We used a locally installed version of HYSPLIT and a custom R pipeline to automatically call multiple runs of the dispersion model. The script reads user-defined input parameters (coordinates, timeframe in hours, starting and ending hour, years, months and days on which to run trajectories, duration and altitudes of trajectories and time zone) to generate a list of dates for which trajectories will be run using the lubridate R package65. First, the necessary meteorological files are downloaded from the Reanalysis database using the splitr R package66. Trajectory analyses, data transformations and plots are then performed for the required timeframes and altitudes. For each combination, the trajectories are computed using the R package opentraj67, which builds and sends the HYSPLIT commands and parses its output into an R dataframe. This dataframe is then transformed into a “SpatialLinesDataFrame” object from the R package sp68,69, which is used to plot the trajectories (Fig. 1, Supplementary Fig. S2). To generate the circular histograms, trajectory azimuths were calculated with the R packages raster70 and geosphere71 and plotted with ggplot272. Both trajectory plots and circular histograms were generated at time ranges of 24 h and 48 h starting at 6 a.m. (UTC – 3 Time Zone), coinciding with the observation time in French Guiana on the 28th of October of 2013. Trajectories for the 48 h prior to the observation date and time are shown in Fig. 1. The altitudinal profile plot was generated with the results for the trajectory starting at the moment of the V. cardui observation (i.e., October 28th, 2013 at 6 a.m.). Palettes for all plots were obtained from the R package viridis73. Then, to infer times and percentages of backward trajectories reaching the African coast, we obtained shapefiles of the trajectories and calculated their intersection with a vector of the African coastline using the terra R package74. Lastly, we obtained windspeeds from HYSPLIT trajectories. The mean windspeed was determined by dividing the sum of distances by the total duration of each trajectory (200 h) (Supplementary Table S2). Because wind trajectories are expected to be variable over time, we further computed average windspeeds for each hourly segment within the trajectories, and calculated the mean of these segments across all trajectories (Fig. 1 and Supplementary Fig. S1). Analyses were conducted using R version 4.1.2, and R code is provided at the GitHub repository

Phylogeographic assignments

To test a phylogeographic relationship of the French Guiana specimens with their potential origins in other regions, we obtained ddRAD genomic libraries for two samples (14M973 and 14M975) plus 128 individuals in three continents: North America (40 individuals), Africa (34 individuals) and Europe (56 individuals). We prepared ddRAD libraries according to Peterson et al.76, using EcoRI and BfaI restriction enzymes and size selection of 300 bp (280–320 bp) using a PippinPrep instrument and 2% agarose casettes (Sage Science, Beverly, MA, USA). These libraries were then sequenced in 150 bp, paired-end reads on Illumina HiSeq2500 at the Harvard University Bauer Core Facility. Raw reads were processed using ipyrad v.0.9.8177 by mapping on V. cardui chromosome-level genome assembly (v.2.1)78. We used standard settings, except the minimum required number of samples per locus (min_samples_locus parameter) that was set to 65 (>50% of the samples). Detailed sample statistics are available in Supplementary Data 2 (number of raw reads, number of reads passed filters, number of mapped and unmapped reads, number of clusters and high-coverage clusters per sample, estimated heterozygosity and error rates, consensus clusters in each sample and the final number of loci in the assembly). Four samples were removed from the final dataset due to high proportion of missing data: 15R020, 15J795, 15O446, 15O450 thus the final dataset consisted of 126 individuals with 8337 loci containing 461,112 SNPs and 44.03% missing sites.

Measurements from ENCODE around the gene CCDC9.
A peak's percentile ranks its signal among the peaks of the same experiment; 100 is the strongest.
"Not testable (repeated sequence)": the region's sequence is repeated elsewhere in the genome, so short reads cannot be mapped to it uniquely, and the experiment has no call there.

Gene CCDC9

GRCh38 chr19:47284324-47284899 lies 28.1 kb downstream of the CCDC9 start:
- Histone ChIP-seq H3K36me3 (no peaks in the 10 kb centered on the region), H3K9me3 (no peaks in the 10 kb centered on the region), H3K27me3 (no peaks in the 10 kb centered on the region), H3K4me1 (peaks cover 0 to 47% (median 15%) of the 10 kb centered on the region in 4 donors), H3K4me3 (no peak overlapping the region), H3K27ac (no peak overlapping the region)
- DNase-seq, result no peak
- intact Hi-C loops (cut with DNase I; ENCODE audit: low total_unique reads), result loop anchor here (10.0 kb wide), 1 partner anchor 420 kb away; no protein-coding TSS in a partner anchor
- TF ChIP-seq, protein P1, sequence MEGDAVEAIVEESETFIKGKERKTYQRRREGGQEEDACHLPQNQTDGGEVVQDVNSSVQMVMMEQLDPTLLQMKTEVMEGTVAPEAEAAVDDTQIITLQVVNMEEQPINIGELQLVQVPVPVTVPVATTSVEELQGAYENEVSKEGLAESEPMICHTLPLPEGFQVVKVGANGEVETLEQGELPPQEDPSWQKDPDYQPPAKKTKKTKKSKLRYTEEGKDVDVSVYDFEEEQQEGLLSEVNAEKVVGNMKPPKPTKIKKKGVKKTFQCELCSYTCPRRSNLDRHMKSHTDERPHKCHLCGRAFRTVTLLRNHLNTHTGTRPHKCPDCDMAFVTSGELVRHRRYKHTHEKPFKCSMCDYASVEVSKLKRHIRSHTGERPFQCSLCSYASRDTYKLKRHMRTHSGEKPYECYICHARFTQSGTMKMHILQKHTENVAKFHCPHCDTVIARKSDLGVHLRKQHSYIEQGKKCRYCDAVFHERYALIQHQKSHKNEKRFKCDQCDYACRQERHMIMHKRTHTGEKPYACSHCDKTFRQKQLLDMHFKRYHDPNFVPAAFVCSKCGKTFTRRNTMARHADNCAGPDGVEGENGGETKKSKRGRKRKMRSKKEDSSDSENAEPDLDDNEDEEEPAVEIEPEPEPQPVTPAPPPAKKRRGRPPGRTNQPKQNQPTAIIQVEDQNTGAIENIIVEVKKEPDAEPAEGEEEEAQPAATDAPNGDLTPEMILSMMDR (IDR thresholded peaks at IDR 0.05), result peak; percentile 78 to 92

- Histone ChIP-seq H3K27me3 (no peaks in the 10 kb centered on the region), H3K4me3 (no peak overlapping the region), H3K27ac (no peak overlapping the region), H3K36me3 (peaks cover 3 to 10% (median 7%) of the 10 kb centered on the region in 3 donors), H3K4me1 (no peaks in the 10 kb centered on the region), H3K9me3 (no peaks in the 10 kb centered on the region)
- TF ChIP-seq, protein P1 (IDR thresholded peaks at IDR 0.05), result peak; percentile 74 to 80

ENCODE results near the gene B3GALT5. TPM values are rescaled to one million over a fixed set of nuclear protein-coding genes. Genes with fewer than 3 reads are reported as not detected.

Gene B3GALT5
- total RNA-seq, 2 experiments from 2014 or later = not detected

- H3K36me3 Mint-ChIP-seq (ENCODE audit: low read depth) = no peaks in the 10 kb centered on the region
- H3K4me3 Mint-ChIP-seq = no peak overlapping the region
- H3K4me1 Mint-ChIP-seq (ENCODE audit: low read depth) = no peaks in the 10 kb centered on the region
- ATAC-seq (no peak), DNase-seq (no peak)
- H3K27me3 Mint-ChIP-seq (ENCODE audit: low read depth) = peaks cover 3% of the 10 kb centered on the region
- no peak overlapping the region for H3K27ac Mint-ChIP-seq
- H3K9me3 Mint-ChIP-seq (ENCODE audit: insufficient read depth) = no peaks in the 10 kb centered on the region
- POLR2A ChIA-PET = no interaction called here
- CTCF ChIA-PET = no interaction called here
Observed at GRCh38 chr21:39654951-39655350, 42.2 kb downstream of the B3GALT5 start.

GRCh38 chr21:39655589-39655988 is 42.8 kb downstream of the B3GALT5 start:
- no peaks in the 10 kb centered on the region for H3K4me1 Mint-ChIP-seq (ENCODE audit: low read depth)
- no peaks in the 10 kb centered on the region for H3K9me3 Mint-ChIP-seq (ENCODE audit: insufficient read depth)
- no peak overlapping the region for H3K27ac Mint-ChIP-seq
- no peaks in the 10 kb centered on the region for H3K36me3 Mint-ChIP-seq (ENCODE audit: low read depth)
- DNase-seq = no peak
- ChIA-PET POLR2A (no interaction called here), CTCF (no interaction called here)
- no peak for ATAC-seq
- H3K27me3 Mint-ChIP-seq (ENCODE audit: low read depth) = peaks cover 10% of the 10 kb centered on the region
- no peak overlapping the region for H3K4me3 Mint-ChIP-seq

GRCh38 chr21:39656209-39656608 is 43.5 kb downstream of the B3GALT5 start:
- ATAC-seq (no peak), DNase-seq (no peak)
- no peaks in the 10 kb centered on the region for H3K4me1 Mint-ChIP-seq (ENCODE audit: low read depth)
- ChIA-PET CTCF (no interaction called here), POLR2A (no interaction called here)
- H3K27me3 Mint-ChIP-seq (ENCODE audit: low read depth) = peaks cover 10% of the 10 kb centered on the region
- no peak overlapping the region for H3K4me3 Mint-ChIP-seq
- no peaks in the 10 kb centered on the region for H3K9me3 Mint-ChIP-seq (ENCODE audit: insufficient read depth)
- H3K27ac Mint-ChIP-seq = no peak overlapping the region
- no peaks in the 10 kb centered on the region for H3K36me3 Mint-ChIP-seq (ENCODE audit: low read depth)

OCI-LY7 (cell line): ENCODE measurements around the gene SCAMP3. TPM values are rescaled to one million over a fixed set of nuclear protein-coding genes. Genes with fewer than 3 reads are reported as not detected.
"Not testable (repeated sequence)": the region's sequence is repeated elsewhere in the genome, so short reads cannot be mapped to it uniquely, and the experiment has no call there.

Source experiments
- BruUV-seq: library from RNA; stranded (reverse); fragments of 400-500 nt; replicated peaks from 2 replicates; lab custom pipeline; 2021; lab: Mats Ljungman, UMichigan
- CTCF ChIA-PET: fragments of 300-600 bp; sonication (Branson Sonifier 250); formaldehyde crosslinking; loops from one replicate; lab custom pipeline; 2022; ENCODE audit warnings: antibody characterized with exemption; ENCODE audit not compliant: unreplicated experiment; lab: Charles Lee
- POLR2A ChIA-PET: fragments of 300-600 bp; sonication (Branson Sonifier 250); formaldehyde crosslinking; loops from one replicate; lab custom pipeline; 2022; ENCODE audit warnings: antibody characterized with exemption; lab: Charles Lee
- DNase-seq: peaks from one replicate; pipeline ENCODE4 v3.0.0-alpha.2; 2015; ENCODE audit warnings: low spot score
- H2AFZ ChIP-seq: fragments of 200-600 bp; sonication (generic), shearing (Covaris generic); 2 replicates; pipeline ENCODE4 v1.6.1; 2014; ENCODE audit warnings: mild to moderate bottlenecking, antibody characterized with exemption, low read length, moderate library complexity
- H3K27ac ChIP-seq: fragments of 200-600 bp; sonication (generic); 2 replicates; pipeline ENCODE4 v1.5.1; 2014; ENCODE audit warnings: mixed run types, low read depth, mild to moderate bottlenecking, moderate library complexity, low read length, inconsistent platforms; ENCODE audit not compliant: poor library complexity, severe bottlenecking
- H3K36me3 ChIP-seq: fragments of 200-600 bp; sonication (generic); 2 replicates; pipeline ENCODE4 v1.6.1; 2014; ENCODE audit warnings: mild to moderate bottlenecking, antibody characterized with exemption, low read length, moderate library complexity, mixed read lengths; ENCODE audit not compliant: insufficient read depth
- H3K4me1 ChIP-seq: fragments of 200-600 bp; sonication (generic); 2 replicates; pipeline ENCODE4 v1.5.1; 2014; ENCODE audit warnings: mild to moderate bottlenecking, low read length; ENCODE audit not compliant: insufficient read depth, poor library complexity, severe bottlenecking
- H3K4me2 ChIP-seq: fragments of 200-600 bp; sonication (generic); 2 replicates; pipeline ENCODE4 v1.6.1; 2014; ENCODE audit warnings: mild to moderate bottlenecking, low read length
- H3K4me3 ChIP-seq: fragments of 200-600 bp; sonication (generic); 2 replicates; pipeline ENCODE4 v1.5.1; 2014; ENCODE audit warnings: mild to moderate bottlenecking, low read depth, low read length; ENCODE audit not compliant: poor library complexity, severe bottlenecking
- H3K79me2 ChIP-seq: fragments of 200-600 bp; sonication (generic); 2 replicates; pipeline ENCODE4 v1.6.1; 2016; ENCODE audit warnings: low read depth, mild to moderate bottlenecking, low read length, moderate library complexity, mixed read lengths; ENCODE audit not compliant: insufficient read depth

We resolved V. cardui population structure using fineRADstructure v.0.3.179 and PCA as implemented in PLINK v1.9080. For fineRADstructure, we exported the VCF file using included in fineRADstructure-tools (, with a filter of a minimum of 2 samples in a locus, for 7984 RAD loci in total. As the PCA is sensitive to missing data81, we filtered-out the sites with more than 10% of missing data using VCFtools v0.1.1682 resulting in 27,745 sites and then pruned linked sites in a window of 50 Kb, step size of 10 bp, and r2 threshold of 0.1, which resulted in 13,206 sites retained for the PCA analysis. To control for the effects of missing data, we have plotted the results of the PCA vs the proportion of loci present in each sample (Supplementary Fig. S4). The North America – Europe/Africa divide was not driven by the proportion in missing data, despite some outlier samples with fewer shared loci in the African-European group.